Colorectal cancer is the second most common cancer among Hispanic men and the third among African Americans, Asians, and Caucasians.
Fairfax, Virginia (PRWEB) June 15, 2017
Medical history, gender, and genes can play a significant role in the diseases and illnesses that we are prone to, and it is something that should be taken into account when implementing preventive measures for health.
With Father’s Day right around the corner, we thought this would be a good time to address the importance of getting a screening colonoscopy and preventing colorectal cancer for the men in our lives, so they see many Father’s Days to come. We especially want to stress how vital it is that African American, Hispanic, and Asian men take these preventative steps because data shows minorities often skip these life-saving screenings.
Here we provide you with information to help you learn more, so you can schedule that first appointment and take action to prevent serious health issues in the future.
What are the early warning signs of colorectal cancer?
As with many diseases, the early signs will be difficult to detect because they can be mild, if they are even noticed at all. Regular screenings will be the best way to catch colorectal cancer early.
However, if you start to notice local symptoms like changes in bowel movements, having diarrhea and constipation alternate, and blood in your stool, you should schedule an appointment right away.
A few systemic symptoms will include loss of weight and appetite that is unexplained, weakness, jaundice, and anemia, and these should be addressed by a doctor as well.
Colorectal cancer is the second most common cancer among Hispanic men and the third among African Americans, Asians, and Caucasians. It is the third leading cause of deaths due to cancer for men. When it is detected early, treatment can be very effective, so you do not want to put this appointment off.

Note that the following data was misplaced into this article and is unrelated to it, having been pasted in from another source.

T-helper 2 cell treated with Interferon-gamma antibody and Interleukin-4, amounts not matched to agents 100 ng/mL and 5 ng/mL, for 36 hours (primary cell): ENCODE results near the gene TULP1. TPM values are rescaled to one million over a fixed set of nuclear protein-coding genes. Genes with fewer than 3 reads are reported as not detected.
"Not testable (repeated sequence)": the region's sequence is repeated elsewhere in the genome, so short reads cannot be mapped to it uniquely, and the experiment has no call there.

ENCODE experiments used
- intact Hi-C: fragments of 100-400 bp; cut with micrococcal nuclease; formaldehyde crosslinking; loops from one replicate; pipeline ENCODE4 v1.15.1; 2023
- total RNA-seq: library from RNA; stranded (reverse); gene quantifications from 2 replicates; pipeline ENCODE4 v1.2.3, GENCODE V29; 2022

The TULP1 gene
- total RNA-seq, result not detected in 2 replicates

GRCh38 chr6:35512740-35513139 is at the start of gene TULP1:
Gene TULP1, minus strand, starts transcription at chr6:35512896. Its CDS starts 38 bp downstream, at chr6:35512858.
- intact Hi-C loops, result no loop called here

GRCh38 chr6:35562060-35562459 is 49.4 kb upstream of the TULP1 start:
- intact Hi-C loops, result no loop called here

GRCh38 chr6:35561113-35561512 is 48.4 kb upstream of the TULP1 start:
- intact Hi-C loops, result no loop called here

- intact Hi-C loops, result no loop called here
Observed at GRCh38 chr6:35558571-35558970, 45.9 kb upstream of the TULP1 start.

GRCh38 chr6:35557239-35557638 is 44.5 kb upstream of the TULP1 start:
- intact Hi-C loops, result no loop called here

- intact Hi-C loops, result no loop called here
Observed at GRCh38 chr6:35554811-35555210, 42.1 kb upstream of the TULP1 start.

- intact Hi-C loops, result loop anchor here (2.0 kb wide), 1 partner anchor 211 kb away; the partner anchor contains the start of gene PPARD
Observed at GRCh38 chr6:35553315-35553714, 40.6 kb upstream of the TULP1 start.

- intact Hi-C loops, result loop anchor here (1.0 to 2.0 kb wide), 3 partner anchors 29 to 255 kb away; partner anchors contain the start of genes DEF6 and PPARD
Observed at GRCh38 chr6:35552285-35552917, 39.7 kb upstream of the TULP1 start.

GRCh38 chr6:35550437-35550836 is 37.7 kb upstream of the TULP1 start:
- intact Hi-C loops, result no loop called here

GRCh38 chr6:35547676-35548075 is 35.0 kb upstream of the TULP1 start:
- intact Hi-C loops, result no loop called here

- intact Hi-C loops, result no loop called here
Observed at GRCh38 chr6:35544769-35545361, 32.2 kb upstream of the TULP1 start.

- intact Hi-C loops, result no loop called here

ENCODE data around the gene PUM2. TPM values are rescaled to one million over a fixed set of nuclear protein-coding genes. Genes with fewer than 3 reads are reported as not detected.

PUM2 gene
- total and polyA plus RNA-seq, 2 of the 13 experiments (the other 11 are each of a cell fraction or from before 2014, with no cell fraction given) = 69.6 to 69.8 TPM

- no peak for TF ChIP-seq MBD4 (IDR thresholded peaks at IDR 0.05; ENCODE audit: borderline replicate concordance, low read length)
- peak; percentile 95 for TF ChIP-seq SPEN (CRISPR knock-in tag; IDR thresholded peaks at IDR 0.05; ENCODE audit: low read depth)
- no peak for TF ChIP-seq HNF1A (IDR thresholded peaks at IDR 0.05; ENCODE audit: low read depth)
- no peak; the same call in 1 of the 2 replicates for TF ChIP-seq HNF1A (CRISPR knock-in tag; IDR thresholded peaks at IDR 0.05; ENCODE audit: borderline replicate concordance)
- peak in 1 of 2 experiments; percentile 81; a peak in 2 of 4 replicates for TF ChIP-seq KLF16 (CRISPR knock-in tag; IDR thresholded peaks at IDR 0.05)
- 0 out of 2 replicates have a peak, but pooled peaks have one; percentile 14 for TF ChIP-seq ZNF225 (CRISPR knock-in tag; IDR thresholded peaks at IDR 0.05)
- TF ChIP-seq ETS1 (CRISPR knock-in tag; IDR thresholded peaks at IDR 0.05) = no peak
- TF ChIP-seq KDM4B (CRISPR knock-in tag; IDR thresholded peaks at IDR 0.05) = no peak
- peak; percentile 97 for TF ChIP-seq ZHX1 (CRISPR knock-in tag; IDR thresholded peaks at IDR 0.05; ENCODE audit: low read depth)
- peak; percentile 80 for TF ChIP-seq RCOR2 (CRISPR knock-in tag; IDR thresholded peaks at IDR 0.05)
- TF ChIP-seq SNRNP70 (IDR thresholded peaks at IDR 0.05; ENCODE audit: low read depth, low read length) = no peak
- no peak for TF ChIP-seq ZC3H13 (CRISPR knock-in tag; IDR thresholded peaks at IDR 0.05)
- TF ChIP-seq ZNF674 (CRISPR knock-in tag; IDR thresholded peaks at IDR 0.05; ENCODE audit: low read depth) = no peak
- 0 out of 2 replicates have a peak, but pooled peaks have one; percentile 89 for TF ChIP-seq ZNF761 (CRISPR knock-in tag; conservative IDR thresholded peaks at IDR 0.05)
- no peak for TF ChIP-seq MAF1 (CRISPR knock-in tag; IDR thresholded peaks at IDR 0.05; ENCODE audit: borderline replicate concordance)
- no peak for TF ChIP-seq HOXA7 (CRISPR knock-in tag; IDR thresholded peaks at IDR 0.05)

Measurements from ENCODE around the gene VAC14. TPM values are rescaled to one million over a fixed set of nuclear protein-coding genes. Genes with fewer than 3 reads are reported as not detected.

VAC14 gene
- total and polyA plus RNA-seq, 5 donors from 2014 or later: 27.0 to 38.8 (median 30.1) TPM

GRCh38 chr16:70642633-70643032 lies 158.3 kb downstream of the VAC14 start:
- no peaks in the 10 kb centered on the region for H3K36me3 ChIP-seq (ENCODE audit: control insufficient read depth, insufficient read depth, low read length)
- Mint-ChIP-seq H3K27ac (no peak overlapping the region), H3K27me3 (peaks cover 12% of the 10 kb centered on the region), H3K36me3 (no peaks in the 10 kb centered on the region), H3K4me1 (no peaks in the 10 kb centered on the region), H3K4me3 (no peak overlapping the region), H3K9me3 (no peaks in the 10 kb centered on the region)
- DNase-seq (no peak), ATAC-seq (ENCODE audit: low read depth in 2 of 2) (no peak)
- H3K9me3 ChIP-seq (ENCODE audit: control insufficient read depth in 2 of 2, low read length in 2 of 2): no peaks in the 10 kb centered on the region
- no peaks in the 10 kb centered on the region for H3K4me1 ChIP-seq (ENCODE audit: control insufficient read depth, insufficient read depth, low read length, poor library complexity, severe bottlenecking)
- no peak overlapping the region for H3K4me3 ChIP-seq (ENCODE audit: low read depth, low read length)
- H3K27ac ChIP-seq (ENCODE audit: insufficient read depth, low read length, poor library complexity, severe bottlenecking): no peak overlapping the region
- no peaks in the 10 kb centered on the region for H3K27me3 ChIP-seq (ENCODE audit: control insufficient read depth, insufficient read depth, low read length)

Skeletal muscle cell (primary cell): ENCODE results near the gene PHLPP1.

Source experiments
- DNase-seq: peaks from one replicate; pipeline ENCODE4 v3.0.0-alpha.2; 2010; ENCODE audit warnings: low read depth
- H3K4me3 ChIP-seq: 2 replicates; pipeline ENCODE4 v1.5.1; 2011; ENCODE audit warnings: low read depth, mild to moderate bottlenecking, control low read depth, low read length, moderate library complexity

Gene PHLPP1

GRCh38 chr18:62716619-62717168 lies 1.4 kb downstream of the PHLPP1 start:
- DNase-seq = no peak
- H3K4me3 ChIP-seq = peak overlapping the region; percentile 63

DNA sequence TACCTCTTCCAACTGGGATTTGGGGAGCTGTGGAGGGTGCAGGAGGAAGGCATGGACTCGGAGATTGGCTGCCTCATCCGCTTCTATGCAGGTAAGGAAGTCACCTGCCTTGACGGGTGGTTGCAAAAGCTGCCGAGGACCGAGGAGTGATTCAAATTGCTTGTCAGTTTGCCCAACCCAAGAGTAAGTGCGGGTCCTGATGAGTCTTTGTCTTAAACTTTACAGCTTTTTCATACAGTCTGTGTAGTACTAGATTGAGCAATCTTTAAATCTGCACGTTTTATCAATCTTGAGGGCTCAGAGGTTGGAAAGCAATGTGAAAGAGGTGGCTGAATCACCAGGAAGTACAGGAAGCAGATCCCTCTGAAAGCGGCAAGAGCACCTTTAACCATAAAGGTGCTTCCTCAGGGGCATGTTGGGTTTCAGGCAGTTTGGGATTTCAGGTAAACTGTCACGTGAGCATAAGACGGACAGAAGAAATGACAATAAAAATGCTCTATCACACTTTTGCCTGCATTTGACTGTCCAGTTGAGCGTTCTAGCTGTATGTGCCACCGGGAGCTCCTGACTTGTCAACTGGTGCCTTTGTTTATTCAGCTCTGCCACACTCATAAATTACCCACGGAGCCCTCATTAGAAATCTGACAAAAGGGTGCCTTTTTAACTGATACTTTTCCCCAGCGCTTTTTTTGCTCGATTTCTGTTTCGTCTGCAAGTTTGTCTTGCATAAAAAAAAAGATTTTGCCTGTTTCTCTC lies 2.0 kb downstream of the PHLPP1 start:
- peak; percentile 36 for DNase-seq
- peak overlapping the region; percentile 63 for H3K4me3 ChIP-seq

What age should men get a colonoscopy?
Studies have shown that African American, Hispanic, and Asian men are more prone to developing colorectal cancer at an early age. While most men will get a colonoscopy at the age of fifty, if you have family history of the disease, or you are African American, you should get one at the age of forty-five, or when recommended by your doctor.
What are the purposes of the procedures?
The primary objectives of these procedures are for preventative screenings so that you can catch symptoms early, as well as to address any digestive signs that you are already displaying such as abdominal pain. A colonoscopy can also be part of the treatment process if you require care such as the removal of an object causing blockage or a blood vessel to stop bleeding.
We know that men don't always like to talk about their health and preventative measures like colonoscopies. But trust that June is the perfect month to schedule an appointment for a colonoscopy because health is truly is one of the best gifts you can give yourself or a loved one.
Contact: Kay Yong at kyong(at)novagi(dot)com or 703.424.1053.